They had come to the country to rob its resources. That was the reason why many settlers drank excessively; they needed something to help them forget the evils of their actions. Natives had bought into the lie and behaved in a way that would increase acceptance in British culture even if this meant betraying their own people (Williams, 1958).

Segregation was rife in most colonized nations in South East Asia. The colonizer and the colonized rarely interacted meaningfully with one another. Several authors note that racism brought about this situation. Even settlers who sympathized with the locals espoused only humane interactions rather than self determination.

The locals learnt very quickly that they were not equal to the white man, so they had to accept things as they were. Most white women in these colonial lands lived for years without learning a word of the local language. They often thought of the locals as disgusting and even treated them that way.

It should, therefore, not be surprising when these natives respond to the same treatment by loosing faith in themselves. In ‘Burmese Days’ John Flory explains how young children openly disrespected and despised old Burmese servants or how the Colonel wanted the natives to boil in oil.

He even notes how some of his friends call the Orientals ‘greasy babus’ (Orwell, 1934). The natives were exploited and bullied by the colonizers and this explains their passivity in the colonial empire.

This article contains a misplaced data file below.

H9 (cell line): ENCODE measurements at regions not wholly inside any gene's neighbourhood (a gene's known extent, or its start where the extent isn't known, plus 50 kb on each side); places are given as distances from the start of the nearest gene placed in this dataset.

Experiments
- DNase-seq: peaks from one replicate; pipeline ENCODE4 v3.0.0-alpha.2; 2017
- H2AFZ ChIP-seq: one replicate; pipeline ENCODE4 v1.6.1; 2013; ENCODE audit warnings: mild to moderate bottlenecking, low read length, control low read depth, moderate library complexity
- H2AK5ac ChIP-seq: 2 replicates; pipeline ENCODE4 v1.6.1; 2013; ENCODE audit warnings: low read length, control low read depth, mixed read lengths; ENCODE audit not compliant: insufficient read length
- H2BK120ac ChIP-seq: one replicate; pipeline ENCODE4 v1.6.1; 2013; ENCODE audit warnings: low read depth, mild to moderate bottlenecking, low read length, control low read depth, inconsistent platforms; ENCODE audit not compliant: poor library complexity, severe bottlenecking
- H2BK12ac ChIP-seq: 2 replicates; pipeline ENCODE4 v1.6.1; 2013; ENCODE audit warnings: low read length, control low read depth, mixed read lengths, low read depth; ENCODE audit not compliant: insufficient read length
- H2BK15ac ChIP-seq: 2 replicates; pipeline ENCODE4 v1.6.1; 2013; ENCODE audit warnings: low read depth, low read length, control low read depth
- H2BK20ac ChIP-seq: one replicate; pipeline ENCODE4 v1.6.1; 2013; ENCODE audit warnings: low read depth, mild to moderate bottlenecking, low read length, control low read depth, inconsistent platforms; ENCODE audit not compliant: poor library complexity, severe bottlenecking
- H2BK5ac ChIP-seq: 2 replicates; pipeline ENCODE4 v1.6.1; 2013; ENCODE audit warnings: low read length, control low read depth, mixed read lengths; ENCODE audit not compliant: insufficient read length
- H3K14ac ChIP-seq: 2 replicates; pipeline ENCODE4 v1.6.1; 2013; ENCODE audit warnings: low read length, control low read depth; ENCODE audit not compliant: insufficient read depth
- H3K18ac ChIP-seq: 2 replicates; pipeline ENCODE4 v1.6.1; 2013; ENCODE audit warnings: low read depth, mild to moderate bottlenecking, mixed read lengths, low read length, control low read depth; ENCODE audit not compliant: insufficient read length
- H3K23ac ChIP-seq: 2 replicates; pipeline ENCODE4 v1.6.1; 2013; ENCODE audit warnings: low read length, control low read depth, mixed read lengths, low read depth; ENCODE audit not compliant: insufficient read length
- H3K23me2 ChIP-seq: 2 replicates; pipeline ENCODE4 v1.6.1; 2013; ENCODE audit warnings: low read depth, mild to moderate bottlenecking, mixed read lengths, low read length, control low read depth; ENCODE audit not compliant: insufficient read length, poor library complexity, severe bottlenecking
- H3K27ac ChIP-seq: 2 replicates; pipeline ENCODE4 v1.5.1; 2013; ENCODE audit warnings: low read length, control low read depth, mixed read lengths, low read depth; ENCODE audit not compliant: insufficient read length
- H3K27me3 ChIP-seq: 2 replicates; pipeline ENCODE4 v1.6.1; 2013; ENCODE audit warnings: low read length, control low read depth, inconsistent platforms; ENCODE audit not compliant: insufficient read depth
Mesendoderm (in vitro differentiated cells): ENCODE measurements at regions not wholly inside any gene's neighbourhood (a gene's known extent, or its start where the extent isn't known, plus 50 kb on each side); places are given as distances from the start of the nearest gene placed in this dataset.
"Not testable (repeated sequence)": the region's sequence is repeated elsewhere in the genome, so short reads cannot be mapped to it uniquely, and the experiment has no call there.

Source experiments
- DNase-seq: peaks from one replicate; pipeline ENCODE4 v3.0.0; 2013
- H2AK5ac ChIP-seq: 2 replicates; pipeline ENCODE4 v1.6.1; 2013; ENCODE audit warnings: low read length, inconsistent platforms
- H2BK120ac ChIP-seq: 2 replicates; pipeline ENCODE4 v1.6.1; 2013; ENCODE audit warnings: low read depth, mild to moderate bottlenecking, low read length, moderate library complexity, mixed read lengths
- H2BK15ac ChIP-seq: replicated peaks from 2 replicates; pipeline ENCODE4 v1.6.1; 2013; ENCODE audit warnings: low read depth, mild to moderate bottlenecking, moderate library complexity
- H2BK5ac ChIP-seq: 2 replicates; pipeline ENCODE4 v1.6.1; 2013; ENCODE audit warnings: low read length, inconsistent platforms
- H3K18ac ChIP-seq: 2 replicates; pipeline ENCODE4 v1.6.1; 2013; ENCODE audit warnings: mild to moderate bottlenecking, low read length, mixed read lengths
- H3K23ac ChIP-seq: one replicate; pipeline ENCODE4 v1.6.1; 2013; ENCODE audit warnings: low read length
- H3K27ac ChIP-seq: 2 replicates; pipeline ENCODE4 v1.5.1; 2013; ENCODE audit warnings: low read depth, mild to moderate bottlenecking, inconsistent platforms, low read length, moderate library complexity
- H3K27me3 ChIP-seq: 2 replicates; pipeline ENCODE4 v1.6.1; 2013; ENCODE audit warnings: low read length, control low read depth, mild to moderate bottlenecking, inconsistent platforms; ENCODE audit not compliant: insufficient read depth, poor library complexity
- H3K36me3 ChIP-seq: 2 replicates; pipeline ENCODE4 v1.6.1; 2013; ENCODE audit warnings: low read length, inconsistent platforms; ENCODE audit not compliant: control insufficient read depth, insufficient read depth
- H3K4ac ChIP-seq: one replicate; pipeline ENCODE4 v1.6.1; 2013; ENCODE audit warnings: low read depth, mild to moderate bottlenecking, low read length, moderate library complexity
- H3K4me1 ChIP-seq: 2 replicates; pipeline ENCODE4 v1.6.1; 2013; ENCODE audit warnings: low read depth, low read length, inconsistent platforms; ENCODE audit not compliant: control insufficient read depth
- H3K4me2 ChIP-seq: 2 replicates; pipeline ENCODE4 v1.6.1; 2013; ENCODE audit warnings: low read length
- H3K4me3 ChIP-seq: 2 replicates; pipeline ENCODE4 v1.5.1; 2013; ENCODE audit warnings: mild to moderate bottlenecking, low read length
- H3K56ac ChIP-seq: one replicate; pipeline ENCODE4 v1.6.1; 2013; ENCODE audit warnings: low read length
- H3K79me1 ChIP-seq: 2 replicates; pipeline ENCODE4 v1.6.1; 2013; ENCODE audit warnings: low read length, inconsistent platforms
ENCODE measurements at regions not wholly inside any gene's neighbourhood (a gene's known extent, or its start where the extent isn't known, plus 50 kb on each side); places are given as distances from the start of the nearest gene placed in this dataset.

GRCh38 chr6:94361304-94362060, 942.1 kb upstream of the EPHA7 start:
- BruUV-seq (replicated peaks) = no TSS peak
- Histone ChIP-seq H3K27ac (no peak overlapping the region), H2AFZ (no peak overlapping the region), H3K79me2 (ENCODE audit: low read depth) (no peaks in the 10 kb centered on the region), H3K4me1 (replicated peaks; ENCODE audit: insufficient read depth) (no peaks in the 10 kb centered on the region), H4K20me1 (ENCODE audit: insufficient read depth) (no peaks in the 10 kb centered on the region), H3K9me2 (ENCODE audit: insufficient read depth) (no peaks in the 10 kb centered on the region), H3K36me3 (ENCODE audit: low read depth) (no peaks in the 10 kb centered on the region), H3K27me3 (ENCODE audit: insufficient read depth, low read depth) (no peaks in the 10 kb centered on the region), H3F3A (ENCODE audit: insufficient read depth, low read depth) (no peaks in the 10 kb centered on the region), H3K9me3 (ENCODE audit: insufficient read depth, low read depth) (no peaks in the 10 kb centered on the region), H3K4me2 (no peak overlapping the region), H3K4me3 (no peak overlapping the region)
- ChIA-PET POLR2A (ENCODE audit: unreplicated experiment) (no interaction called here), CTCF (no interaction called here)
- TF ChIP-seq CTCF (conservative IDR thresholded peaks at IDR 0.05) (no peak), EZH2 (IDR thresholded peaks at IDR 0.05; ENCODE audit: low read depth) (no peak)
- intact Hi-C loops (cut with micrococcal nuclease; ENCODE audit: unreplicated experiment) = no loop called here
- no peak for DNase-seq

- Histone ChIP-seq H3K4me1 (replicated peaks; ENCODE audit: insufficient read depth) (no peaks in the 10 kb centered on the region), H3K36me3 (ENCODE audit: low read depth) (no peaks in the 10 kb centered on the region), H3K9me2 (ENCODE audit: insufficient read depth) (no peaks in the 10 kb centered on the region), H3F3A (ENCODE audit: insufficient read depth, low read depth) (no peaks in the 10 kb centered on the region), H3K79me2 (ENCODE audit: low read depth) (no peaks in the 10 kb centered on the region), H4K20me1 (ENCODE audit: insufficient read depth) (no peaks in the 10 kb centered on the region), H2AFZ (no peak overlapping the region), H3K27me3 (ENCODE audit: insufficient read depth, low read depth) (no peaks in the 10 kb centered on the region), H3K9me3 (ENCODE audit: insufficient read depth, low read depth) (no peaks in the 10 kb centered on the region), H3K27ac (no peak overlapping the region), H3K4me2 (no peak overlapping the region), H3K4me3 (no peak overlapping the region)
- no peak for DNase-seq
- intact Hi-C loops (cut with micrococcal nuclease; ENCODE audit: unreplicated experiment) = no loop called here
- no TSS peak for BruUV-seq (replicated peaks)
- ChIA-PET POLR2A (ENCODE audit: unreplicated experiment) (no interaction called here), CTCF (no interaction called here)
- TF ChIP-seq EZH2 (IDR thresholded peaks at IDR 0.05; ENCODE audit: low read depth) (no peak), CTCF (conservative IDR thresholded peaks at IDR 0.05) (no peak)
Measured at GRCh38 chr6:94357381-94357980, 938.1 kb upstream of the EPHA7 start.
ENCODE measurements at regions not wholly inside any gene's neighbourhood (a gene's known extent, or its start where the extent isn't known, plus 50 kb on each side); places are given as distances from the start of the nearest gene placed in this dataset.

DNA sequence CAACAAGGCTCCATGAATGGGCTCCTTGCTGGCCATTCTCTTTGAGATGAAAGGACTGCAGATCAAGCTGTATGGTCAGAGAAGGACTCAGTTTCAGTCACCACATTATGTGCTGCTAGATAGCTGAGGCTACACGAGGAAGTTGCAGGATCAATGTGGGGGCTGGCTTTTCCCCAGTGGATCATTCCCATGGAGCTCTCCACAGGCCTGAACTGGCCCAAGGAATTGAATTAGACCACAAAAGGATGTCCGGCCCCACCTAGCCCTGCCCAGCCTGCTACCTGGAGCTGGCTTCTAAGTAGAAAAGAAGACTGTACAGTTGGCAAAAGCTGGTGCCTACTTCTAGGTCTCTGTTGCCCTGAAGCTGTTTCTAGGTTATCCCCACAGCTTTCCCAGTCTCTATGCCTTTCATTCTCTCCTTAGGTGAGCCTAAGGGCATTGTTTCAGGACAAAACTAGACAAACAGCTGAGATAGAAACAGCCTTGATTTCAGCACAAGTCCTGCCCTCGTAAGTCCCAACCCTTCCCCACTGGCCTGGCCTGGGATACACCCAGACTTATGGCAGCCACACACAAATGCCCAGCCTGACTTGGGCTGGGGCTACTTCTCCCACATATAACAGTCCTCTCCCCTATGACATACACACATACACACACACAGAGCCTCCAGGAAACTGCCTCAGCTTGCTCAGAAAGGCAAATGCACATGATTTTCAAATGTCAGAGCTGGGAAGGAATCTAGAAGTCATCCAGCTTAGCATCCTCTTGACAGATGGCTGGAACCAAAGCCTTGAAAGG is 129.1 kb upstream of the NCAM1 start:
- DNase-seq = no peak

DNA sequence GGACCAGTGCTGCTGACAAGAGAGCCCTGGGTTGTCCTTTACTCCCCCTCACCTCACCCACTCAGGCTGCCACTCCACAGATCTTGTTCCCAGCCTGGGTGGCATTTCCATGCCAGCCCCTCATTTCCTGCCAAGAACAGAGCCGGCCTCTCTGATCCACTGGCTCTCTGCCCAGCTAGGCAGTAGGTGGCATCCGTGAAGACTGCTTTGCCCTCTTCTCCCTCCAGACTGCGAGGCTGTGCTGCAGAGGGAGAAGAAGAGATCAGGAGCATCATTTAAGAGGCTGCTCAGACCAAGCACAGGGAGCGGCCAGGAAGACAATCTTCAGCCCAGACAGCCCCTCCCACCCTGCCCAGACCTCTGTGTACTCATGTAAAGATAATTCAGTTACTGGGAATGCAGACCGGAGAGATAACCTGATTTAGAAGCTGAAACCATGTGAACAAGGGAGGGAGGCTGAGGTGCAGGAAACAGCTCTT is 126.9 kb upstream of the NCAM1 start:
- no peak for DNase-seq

In order to run the British Empire, it was necessary to use the locals for economic and political purposes. Burmese citizens contributed to the success of the economy through their manual labor. Additionally, because South East nations were so large, it was almost impossible for British citizens to run them; they needed help from the natives. Some Asians were appointed in positions of authority.

However, colonial masters used their knowledge of the indigenous society to consolidate power. White settlers made it prestigious to hold these minor responsibilities, and thus caused many Asians to aspire towards them. If the rest of the population was made to believe that it needed the white man for survival, then it would become passive.

As a result, many locals never questioned the position of the British colonizer because his role was firmly grounded. Controlling their own nation was too high a goal for the natives as they had been made to believe. Those who thought that they had an opportunity to become colonial administrators were willing to betray their own in order to participate in this ‘superior’ culture.